« Reply #105 on: March 13, 2016, 05:11:01 am »
What confuses me is the deviation of measured values between 8508A and 3458A, at the 10MOhm ~79ppm.
This means both are at the worst case expected difference.
I would trust the Fluke more than the 3458A in case of resistance
Worst 1year spec
8508A = @ 365days (5°C, Normal Mode 20MOhm range) ~20ppm +5.
3458A = @ 365days (1°C) ~50ppm +10

PeLuLe
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Offline Dr. Frank

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Re: EEVblog #544 - Fluke 5450A Resistance Calibrator Teardown
« Reply #106 on: March 13, 2016, 09:30:06 pm »
Hi quarks,
Both measurements  really have a big variance, i have to confirm, what PeLuLe states.
On the other hand, the 5450A does not need to be calibrated by an external calibration lab.

You already have everything to calibrate it on your own, i.e. an ESI SR 104, plus your 8508A for 10k reference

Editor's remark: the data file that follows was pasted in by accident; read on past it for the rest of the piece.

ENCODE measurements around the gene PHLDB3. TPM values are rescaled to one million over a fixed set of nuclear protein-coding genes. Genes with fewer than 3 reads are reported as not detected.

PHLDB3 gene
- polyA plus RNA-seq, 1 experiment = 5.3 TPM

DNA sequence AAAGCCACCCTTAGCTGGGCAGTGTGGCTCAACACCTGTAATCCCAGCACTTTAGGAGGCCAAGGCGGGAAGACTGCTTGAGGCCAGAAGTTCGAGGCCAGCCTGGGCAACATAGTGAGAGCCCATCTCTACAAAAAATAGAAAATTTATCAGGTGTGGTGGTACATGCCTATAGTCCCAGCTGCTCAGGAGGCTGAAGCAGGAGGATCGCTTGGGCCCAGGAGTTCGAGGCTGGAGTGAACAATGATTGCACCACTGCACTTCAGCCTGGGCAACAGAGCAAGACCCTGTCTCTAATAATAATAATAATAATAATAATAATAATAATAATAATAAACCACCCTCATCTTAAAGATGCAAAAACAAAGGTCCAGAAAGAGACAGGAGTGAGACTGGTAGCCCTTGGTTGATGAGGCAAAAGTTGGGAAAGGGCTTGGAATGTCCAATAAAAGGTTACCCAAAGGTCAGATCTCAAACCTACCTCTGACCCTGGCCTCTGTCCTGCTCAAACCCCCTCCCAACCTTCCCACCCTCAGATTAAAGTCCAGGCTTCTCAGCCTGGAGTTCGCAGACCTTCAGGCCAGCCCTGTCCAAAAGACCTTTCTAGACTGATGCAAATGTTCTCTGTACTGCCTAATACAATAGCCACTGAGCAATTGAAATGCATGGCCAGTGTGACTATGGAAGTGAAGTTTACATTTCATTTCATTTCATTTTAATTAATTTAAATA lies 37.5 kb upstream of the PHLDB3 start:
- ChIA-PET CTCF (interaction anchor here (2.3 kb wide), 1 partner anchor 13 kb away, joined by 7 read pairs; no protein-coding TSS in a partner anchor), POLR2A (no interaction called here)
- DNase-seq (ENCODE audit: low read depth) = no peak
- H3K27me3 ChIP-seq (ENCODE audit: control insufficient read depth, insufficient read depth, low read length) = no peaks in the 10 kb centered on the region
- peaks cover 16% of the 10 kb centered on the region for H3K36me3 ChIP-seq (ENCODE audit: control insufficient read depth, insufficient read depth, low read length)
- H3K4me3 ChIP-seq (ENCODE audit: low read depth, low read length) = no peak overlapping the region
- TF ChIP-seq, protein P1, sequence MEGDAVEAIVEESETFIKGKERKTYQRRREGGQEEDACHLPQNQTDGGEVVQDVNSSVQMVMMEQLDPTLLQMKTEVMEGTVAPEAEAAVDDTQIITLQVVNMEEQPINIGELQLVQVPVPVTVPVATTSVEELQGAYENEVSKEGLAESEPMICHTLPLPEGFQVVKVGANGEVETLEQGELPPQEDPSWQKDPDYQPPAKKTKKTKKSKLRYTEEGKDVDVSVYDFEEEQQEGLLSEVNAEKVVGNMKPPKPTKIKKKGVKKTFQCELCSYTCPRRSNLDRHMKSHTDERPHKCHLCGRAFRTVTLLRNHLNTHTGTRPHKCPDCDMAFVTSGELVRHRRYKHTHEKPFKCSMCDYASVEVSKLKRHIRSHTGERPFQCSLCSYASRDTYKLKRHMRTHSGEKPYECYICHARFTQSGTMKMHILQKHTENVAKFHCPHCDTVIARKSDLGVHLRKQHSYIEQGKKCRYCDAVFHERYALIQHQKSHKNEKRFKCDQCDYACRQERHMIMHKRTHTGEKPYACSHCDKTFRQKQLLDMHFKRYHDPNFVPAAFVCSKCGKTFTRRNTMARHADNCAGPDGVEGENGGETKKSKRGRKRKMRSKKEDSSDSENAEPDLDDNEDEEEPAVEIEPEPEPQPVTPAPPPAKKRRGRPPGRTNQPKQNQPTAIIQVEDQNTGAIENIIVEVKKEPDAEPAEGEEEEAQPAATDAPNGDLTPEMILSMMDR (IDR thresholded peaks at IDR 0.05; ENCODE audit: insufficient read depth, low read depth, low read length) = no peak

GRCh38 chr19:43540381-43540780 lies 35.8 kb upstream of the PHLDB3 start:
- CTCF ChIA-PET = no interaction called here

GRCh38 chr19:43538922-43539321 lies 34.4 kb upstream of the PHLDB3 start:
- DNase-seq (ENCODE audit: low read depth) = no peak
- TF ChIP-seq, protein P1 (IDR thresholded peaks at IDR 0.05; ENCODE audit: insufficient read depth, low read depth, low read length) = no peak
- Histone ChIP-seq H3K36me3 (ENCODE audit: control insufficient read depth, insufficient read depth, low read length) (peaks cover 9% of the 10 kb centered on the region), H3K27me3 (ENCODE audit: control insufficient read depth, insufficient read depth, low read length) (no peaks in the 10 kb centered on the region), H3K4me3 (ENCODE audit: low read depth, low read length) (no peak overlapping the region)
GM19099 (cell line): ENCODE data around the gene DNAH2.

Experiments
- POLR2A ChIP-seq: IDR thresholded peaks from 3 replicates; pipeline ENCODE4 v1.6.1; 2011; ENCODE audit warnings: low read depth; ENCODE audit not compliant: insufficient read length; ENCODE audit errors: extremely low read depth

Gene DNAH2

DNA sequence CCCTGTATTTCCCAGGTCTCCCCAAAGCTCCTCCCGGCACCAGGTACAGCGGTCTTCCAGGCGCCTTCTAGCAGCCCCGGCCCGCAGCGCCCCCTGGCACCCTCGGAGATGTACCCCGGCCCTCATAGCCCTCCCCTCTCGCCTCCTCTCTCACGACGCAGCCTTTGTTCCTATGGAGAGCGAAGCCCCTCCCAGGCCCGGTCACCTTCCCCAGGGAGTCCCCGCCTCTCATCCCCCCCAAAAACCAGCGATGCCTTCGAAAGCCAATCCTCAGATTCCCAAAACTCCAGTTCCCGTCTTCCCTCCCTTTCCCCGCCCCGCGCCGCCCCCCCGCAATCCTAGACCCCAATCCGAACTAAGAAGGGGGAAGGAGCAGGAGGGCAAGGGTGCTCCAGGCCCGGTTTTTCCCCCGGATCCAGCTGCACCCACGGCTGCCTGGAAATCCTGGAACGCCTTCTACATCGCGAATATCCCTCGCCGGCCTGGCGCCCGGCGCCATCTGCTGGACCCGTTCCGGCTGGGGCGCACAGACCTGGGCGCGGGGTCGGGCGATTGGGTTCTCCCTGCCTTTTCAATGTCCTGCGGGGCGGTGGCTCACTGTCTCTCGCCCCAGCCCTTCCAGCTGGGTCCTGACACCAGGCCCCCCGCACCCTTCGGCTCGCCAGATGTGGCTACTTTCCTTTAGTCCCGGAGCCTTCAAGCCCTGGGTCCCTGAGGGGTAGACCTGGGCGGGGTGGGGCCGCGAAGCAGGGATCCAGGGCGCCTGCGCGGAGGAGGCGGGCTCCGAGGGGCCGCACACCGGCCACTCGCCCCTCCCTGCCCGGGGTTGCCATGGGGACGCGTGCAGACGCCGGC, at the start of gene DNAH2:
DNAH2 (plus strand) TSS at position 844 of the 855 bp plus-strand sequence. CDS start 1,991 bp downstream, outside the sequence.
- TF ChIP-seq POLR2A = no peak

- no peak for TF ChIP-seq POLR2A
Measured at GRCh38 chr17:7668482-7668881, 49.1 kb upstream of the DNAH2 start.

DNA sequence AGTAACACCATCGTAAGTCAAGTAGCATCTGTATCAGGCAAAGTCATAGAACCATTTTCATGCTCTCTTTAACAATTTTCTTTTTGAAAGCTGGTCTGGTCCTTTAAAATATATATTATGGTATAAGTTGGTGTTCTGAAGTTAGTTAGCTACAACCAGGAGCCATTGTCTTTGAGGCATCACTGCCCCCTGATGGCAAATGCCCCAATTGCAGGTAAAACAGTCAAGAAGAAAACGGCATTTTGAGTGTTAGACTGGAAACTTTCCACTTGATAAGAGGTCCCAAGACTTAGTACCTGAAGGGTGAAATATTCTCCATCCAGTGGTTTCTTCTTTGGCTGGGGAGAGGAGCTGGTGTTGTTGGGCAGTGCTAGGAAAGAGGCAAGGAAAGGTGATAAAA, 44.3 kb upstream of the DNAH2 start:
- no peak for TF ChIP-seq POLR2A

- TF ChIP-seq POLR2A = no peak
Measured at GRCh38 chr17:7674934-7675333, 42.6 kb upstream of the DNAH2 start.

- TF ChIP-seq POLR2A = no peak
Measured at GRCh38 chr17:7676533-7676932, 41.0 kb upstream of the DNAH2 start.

Then you just follow the calibration description in the 5450A manual, and you can transfer the uncertainty of the 10k standard to 10k => 100k => 1M=> 10M => 100M.
If you use your 4808 calibrator at 50V, and your 3458A, maybe also your 845A, you can simplify the procedure and increase the transfer uncertainty, and you will get a 10M/100M uncertainty much lower than the DMMs ones.

Then you can decide on your own, which DMM measures correctly; or if the deviation is still too high, you mayidentify another error source, instead.

Frank
« Last Edit: March 14, 2016, 05:04:36 am by Dr. Frank »
 

Offline quarks

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Re: EEVblog #544 - Fluke 5450A Resistance Calibrator Teardown
« Reply #107 on: March 15, 2016, 01:04:30 am »
Hello Frank,

as soon as I have enough time I would like to try to calibrate my 5450A.
To be prepared I made a calibration worksheet (see att. pic. like table 4-3 in the manual)
 
Also I have read
http://www.eevblog.com/forum/blog/eevblog-544-fluke-5450a-resistance-calibrator-teardown/75/
but so far I did not really understand how you did your calibration with only one source and the 3458A.
It would be great if you could share a kind of a "dummies guide".

thanks
quarks
 

Offline Dr. Frank

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Fluke 5450A - Mysterious problem identified, not yet solved